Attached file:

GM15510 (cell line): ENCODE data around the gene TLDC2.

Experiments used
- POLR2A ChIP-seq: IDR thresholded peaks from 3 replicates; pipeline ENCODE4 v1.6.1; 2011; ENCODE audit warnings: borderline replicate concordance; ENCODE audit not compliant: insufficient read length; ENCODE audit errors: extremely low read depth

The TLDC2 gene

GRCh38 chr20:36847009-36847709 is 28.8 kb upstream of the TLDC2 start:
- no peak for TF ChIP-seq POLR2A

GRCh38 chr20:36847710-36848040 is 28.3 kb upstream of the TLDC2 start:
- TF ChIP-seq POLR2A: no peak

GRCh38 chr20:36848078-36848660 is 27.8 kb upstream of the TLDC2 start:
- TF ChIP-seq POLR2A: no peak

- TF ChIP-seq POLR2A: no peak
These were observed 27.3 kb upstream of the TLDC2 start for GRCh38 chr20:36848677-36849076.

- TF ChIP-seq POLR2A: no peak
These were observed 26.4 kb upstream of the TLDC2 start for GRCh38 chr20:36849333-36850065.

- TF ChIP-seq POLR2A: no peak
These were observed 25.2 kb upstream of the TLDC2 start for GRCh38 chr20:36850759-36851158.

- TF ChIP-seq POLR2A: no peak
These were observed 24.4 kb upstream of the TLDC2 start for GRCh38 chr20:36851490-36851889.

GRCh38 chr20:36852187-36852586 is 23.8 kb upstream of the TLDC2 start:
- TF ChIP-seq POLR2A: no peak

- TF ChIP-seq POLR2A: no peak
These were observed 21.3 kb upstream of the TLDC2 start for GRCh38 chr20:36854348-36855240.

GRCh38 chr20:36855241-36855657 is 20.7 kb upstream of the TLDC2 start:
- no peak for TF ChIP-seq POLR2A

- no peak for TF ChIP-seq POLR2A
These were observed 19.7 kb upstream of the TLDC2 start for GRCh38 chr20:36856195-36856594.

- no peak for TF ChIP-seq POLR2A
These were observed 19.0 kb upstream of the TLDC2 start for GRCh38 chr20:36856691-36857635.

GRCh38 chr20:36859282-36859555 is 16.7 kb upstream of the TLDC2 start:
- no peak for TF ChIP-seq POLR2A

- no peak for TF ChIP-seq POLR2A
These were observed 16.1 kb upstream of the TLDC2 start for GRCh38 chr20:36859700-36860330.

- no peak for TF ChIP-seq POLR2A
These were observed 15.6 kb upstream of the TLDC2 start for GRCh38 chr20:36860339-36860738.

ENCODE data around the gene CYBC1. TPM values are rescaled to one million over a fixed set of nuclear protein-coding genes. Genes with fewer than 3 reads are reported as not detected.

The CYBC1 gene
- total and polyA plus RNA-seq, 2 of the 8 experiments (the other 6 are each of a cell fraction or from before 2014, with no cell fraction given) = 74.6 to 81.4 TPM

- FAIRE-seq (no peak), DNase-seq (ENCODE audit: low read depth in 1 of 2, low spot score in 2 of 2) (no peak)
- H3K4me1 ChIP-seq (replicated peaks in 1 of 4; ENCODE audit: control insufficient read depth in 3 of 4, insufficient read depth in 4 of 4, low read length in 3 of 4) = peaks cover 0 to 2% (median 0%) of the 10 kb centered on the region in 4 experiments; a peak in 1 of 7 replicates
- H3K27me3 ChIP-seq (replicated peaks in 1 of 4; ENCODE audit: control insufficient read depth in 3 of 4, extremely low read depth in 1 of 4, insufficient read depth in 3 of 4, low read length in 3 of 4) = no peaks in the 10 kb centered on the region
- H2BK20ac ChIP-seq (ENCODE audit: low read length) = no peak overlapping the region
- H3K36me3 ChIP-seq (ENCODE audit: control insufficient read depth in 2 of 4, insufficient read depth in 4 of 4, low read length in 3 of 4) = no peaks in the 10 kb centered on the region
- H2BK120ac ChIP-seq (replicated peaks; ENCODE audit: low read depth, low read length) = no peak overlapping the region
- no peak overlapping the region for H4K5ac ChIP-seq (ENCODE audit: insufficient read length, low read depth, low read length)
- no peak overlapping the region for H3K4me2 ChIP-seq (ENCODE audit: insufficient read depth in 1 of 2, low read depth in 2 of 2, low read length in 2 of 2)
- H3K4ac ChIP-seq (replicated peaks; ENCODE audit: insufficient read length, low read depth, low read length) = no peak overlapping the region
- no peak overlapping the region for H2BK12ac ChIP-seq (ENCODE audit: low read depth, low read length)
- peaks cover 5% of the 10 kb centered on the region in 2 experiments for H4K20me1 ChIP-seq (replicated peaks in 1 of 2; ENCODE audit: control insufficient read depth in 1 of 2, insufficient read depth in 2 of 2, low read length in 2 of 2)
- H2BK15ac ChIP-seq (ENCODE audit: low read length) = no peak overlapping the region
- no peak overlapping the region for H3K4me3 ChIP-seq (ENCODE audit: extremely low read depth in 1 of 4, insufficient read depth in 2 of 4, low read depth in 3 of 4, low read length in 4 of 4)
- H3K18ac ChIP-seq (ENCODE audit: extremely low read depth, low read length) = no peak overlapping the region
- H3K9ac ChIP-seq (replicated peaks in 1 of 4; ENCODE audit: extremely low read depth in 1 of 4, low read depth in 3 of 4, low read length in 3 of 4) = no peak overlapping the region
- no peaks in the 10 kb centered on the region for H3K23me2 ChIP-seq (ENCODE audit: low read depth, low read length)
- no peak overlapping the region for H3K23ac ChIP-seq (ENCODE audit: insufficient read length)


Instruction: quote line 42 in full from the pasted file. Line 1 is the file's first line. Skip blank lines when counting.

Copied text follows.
- H3K36me3 ChIP-seq (ENCODE audit: control insufficient read depth in 2 of 4, insufficient read depth in 4 of 4, low read length in 3 of 4) = no peaks in the 10 kb centered on the region